The Great Ulcer War

An engaging slice of recent medical history and controversy.
In this debut book on the history of medicine, Hughes does a remarkable job of balancing the researcher’s precision with the storyteller’s understanding of his audience. Hughes traces the shifts in the medical community’s understanding of ulcers and their causes, focusing on the last two decades of the 20th century and the gradual acceptance of bacteria as the cause of the disease, a process that took more than a decade. That acceptance was the result of research done by physicians outside the mainstream medical establishment, and Hughes is unstinting in his indictment of the pharmaceutical companies who, he says, used their financial power to discredit the bacterial theory, which threatened the profitable market for Zantac and Tagamet. Readers whose knowledge of anatomy is taxed by the game of Operation will have little trouble following Hughes’ explanations of Helicobacter’s role in making holes in the stomach lining thanks to you-are-there descriptions of endoscopies, stomach tubes and researchers’ adventures in conducting experiments on themselves. The writing—while suffering from minor but frequent misplacement of commas—is energetic and often witty, as when Hughes compares drug sales representatives at conferences to “a gastric cell and a swarm of Helicobacter” or writes that “Dr. Tytgat, like a Protestant reformer, nailed the thesis of treatment successes to the conference record.” Hughes describes his own minor role in advancing the bacterial theory—he counseled Sen. Ted Kennedy’s staff to promote Helicobacter research—and there is no coyness about his position as a passionately interested participant. That passion shows as the book traces the long tension between treatment and profit, demonstrating the substantial power held by major pharmaceutical companies looking to protect their investments. Despite the strength of the opponents, this book is the story of the triumph of knowledge and evidence, and Hughes concludes with both the establishment’s acceptance of bacterial theory and a sense of hope for the future of medicine.
A well-written story of medicine, money and politics written by a knowledgeable physician.

Pub Date: April 15, 2014

ISBN: 978-1941142172

Page Count: 298

Publisher: The Great Ulcer War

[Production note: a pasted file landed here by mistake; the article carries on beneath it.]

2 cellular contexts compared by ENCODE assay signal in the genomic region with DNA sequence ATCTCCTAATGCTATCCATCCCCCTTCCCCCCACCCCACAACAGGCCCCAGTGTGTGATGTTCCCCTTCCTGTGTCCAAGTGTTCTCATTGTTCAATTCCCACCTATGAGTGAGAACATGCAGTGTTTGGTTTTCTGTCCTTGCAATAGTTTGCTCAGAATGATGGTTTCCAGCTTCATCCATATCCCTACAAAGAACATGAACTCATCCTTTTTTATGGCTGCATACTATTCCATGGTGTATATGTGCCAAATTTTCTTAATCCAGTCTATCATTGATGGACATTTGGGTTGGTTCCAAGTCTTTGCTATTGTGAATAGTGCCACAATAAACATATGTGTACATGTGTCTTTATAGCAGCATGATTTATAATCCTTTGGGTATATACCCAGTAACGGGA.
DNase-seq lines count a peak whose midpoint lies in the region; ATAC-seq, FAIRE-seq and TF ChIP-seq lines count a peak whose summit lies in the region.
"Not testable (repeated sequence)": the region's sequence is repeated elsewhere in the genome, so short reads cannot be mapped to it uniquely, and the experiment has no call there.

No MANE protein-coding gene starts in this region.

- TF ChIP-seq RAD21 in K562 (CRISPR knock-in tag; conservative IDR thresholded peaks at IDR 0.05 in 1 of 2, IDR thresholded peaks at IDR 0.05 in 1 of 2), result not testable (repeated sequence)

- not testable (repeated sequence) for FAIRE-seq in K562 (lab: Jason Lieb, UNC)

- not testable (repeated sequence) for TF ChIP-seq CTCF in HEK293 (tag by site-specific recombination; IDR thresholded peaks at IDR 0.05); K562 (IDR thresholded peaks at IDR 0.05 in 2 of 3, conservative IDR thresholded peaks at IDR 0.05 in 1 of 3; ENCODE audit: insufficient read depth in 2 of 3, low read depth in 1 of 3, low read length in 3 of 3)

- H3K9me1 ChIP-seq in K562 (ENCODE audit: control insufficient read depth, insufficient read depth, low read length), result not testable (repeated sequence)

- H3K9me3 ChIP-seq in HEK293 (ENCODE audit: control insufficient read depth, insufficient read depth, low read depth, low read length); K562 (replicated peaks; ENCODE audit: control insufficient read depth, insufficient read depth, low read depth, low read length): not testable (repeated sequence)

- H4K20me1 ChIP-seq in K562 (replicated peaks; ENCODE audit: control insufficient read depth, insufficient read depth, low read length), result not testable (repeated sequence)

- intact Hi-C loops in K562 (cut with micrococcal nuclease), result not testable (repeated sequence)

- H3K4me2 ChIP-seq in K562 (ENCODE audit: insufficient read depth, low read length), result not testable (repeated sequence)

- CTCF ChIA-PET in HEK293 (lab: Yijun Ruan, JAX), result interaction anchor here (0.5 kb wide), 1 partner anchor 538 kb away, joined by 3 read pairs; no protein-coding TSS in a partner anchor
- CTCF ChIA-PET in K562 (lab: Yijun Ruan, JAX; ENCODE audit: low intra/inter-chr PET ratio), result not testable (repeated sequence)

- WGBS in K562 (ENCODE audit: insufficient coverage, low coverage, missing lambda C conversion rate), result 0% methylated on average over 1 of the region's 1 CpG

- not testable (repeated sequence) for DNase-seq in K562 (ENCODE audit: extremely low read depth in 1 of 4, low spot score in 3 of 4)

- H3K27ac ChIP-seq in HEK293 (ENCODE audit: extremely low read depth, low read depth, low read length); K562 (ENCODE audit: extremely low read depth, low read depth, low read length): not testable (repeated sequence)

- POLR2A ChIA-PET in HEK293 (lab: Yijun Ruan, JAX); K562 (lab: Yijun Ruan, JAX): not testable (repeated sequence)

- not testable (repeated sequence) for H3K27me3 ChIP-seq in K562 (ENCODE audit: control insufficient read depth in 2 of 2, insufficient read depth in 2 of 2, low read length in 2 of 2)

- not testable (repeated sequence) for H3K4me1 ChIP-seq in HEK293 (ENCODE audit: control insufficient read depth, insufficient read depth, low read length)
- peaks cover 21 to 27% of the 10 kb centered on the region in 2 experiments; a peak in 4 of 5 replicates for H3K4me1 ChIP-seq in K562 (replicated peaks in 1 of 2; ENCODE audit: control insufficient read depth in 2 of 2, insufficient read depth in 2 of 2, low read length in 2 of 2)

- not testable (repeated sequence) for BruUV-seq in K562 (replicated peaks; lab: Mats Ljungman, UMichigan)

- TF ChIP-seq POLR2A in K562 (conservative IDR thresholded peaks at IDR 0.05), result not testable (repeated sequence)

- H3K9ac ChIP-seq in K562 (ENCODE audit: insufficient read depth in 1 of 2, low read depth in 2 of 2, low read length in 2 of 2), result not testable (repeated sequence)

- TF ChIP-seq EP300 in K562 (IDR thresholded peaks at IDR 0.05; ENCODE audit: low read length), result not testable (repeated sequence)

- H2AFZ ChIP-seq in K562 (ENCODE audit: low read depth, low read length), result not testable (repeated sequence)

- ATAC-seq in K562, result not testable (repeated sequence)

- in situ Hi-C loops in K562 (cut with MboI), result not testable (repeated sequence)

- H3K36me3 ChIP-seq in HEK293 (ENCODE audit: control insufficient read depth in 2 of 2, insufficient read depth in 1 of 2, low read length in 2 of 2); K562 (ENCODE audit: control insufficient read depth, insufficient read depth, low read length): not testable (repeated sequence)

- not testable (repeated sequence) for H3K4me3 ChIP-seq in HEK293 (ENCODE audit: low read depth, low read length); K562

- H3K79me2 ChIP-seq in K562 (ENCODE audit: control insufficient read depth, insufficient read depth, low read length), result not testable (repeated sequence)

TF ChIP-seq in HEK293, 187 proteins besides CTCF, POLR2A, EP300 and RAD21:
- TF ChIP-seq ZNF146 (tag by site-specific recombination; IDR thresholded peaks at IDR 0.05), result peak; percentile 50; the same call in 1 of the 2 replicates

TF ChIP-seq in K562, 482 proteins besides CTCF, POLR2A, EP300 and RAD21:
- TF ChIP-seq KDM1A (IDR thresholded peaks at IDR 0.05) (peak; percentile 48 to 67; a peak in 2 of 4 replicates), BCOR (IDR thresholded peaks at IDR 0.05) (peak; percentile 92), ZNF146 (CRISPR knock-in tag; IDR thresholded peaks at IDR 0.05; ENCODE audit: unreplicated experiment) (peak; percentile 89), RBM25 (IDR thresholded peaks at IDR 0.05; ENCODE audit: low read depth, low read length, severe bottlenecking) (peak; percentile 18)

Review Posted Online: July 20, 2014

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If the authors are serious, this is a silly, distasteful book. If they are not, it’s a brilliant satire.


The authors have created a sort of anti-Book of Virtues in this encyclopedic compendium of the ways and means of power.

Everyone wants power and everyone is in a constant duplicitous game to gain more power at the expense of others, according to Greene, a screenwriter and former editor at Esquire (Elffers, a book packager, designed the volume, with its attractive marginalia). We live today as courtiers once did in royal courts: we must appear civil while attempting to crush all those around us. This power game can be played well or poorly, and in these 48 laws culled from the history and wisdom of the world’s greatest power players are the rules that must be followed to win. These laws boil down to being as ruthless, selfish, manipulative, and deceitful as possible. Each law, however, gets its own chapter: “Conceal Your Intentions,” “Always Say Less Than Necessary,” “Pose as a Friend, Work as a Spy,” and so on. Each chapter is conveniently broken down into sections on what happened to those who transgressed or observed the particular law, the key elements in this law, and ways to defensively reverse this law when it’s used against you. Quotations in the margins amplify the lesson being taught. While compelling in the way an auto accident might be, the book is simply nonsense. Rules often contradict each other. We are told, for instance, to “be conspicuous at all cost,” then told to “behave like others.” More seriously, Greene never really defines “power,” and he merely asserts, rather than offers evidence for, the Hobbesian world of all against all in which he insists we live. The world may be like this at times, but often it isn’t. To ask why this is so would be a far more useful project.

If the authors are serious, this is a silly, distasteful book. If they are not, it’s a brilliant satire.

Pub Date: Sept. 1, 1998

ISBN: 0-670-88146-5

Page Count: 430

Publisher: Viking

Review Posted Online: May 20, 2010

Kirkus Reviews Issue: July 15, 1998

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The author's youthfulness helps to assure the inevitable comparison with the Anne Frank diary although over and above the...


Elie Wiesel spent his early years in a small Transylvanian town as one of four children. 

He was the only one of the family to survive what Francois Maurois, in his introduction, calls the "human holocaust" of the persecution of the Jews, which began with the restrictions, the singularization of the yellow star, the enclosure within the ghetto, and went on to the mass deportations to the ovens of Auschwitz and Buchenwald. There are unforgettable and horrifying scenes here in this spare and sombre memoir of this experience of the hanging of a child, of his first farewell with his father who leaves him an inheritance of a knife and a spoon, and of his last goodbye at Buchenwald his father's corpse is already cold let alone the long months of survival under unconscionable conditions. 

The author's youthfulness helps to assure the inevitable comparison with the Anne Frank diary although over and above the sphere of suffering shared, and in this case extended to the death march itself, there is no spiritual or emotional legacy here to offset any reader reluctance.

Pub Date: Jan. 16, 2006

ISBN: 0374500010

Page Count: 120

Publisher: Hill & Wang

Review Posted Online: Oct. 7, 2011

Kirkus Reviews Issue: Jan. 15, 2006

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